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9780199394722 - Atlas of the World

Place of the Year 2014 nominee spotlight: Ukraine

With only one more week left in the Place of the Year 2014 contest, we’d like to spotlight another one of the places on our shortlist – Ukraine. The country entered the news early in 2014 when a referendum held in Crimea resulted in the peninsula uniting with Russia.

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Windows on the past: how places get their names

Standing underneath the monstrous Soviet statue of “Motherland Calls” looking out over the mighty Volga River, I could understand why the city should have been renamed, rather unimaginatively, Volgograd “City on the Volga”. Between 1925 and 1961 it had been called Stalingrad, and was site of one of the most ferocious battles in the Second World War.

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9780199394722 - Atlas of the World

Place of the Year 2014 nominee spotlight: Brazil [Infographic]

With the recent announcement of our Place of the Year 2014 shortlist, we are spotlighting each of the contenders. First up is Brazil.Brazil brought the world’s soccer fans together this year, as it hosted the 2014 FIFA World Cup in 12 different cities across the country. Learn more about this lively country in this infographic.

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9780199394722 - Atlas of the World

Place of the Year 2014: behind the longlist

Voting for the 2014 Atlas Place of the Year is now underway. However, you still be curious about the nominees. What makes them so special? Each year, we put the spotlight on the top locations in the world that make us go, “wow”. For good or for bad, this year’s longlist is quite the round-up. Just hover over the place-markers on the map to learn a bit more about this year’s nominations.

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Announcing the Place of the Year 2013 Shortlist: Vote for your pick

In honor of Oxford’s 20th edition of the acclaimed Atlas of the World, we put together a longlist of 20 places around the globe for our yearly Place of the Year competition. The votes have been tallied, the geography committee has provided their essential input, and the shortlist nominees have been decided upon.

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Place of the Year 2013: Behind the longlist

The 2013 Oxford Place of the Year (POTY) process is now in full swing. The longlist poll closes this Thursday, so be sure to get your votes in! (Scroll to the bottom of this page to vote.) The POTY shortlist will be announced on Monday, 4 November 2013.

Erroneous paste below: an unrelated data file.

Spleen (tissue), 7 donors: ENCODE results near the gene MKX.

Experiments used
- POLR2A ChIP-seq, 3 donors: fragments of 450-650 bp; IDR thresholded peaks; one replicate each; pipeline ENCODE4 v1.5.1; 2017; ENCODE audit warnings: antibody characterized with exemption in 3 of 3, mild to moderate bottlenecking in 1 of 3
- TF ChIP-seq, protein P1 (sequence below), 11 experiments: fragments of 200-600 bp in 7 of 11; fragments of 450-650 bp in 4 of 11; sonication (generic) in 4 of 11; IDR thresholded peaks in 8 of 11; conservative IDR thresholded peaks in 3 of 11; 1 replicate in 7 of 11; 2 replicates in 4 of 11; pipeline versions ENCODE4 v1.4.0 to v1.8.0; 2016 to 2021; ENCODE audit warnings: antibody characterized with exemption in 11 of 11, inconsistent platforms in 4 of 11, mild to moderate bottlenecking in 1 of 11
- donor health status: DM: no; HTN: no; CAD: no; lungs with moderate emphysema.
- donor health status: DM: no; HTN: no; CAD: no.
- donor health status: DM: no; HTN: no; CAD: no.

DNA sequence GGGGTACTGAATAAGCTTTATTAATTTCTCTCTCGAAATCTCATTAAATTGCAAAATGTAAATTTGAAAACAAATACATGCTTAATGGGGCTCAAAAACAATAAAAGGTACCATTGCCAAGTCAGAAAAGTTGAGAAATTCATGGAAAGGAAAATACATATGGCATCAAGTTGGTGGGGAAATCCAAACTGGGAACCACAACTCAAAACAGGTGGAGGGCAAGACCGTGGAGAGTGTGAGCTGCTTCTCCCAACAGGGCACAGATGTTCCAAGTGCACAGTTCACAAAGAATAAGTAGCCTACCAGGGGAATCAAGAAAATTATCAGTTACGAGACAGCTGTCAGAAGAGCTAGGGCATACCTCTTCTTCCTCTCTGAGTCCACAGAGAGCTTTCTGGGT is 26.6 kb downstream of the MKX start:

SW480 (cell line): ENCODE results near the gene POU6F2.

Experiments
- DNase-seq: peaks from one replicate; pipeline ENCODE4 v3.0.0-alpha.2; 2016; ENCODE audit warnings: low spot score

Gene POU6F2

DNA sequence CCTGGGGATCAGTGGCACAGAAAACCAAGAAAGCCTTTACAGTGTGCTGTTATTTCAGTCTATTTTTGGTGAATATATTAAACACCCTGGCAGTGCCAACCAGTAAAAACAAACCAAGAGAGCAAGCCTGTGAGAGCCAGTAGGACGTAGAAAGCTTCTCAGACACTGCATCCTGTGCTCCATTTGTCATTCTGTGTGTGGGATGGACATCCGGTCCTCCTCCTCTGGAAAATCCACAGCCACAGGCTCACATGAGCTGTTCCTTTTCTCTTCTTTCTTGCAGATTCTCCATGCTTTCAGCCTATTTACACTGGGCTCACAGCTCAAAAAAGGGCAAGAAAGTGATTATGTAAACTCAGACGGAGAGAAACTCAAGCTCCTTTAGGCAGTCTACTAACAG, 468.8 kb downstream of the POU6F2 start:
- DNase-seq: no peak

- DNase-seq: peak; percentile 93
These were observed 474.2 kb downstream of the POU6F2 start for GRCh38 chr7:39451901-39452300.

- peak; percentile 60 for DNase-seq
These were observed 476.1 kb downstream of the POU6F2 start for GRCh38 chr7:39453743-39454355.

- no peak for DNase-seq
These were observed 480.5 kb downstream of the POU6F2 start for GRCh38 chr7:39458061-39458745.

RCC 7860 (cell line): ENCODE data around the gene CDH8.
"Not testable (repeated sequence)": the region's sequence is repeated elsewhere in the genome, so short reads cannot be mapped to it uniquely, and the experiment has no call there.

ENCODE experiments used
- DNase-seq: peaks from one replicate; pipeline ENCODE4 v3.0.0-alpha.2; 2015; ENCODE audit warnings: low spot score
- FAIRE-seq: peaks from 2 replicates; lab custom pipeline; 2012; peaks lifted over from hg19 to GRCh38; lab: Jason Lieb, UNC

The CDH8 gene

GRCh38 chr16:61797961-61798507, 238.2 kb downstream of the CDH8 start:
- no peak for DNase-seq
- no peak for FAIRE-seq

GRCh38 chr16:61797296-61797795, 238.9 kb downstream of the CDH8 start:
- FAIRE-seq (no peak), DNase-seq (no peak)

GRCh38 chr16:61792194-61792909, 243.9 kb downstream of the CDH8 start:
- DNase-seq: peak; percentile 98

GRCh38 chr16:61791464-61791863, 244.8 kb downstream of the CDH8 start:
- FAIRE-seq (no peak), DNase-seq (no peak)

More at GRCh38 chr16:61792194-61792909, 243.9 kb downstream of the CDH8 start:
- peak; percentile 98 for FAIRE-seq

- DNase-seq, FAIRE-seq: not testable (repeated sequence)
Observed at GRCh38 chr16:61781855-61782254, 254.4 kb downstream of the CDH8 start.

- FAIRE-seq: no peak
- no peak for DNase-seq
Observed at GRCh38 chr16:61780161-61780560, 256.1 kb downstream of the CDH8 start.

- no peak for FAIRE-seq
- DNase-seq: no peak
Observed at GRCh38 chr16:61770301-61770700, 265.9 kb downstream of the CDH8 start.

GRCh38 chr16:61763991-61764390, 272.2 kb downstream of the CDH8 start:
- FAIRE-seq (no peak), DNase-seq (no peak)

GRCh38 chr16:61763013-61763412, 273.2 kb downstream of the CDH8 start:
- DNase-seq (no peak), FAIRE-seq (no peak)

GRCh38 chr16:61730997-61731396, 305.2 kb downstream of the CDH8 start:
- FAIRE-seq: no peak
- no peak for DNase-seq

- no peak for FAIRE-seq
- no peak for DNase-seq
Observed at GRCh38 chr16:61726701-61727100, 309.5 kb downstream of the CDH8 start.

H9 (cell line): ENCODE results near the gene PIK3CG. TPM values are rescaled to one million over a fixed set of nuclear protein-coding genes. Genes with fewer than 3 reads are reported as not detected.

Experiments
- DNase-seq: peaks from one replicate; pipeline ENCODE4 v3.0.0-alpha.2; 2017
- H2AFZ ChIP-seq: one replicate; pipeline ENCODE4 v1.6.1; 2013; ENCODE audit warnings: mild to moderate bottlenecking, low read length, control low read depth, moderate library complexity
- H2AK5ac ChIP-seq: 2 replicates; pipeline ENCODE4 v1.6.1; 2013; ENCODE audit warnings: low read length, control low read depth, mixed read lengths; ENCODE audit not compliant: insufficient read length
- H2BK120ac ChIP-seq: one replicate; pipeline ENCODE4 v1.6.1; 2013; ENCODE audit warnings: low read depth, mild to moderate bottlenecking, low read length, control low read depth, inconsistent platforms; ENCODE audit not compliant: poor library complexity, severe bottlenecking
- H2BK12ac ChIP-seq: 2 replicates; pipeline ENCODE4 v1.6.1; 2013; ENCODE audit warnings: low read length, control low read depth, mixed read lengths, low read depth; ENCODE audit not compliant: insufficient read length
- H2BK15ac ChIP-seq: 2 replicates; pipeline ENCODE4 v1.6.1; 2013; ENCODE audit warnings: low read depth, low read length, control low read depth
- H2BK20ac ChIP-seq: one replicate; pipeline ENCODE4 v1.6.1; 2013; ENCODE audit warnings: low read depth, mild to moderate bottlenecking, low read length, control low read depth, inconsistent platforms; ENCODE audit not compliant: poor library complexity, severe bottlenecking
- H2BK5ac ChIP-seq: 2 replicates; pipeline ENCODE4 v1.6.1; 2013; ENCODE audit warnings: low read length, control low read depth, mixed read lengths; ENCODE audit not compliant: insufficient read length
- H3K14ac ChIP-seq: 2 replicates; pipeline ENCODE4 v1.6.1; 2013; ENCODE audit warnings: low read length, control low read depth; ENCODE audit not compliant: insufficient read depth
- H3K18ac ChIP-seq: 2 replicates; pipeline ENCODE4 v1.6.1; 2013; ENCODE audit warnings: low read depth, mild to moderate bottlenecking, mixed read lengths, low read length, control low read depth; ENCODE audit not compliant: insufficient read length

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Place of the Year: History of the Atlas

At the end of each year at Oxford University Press, we look back at places around the globe (and beyond) that have been at the center of historic news and events. In conjunction with the publication of the 20th edition of Oxford Atlas of the World we launched Place of the Year (POTY) 2013 last week. In honor of 20 editions of the Atlas, we put together a longlist of 20 nominees that made an impact heard around the world this year. If you haven’t voted, there’s still time (vote below).

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Place of the Year: Through the years

Next week we launch our annual Place of the Year Contest (POTY), where we reflect back on the world’s hits and misses. Our panel of geography experts are hard at work compiling a list of places that have made an impact felt around the world in 2013. One place will be chosen as the winner. While they compile the most newsworthy locales, we wanted to reflect back on past years’ winners.

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How we decide Place of the Year

Since its inception in 2007, Oxford University Press’s Place of Year has provided reflections on how geography informs our lives and reflects them back to us. Adam Gopnik recently described geography as a history of places: “the history of terrains and territories, a history where plains and rivers and harbors shape the social place that sits above them or around them.” An Atlas of the World expert committee made up of authors, editors, and geography enthusiasts from around the press has made several different considerations for their choices over the years.

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And the Place of the Year 2012 is……

It’s a city! It’s a state! It’s a country! No — it’s a planet! Breaking with tradition, Oxford University Press has selected Mars as the Place of the Year 2012. Mars, visible to the naked eye, has fascinated and intrigued for centuries but only in the past 50 years has space exploration allowed scientists to better understand the Red Planet. On 6 August 2012, NASA’s Curiosity Rover landed on Mars’ Gale Crater; by transmitting its findings back to Earth, Curiosity has made Mars a little a less alien.

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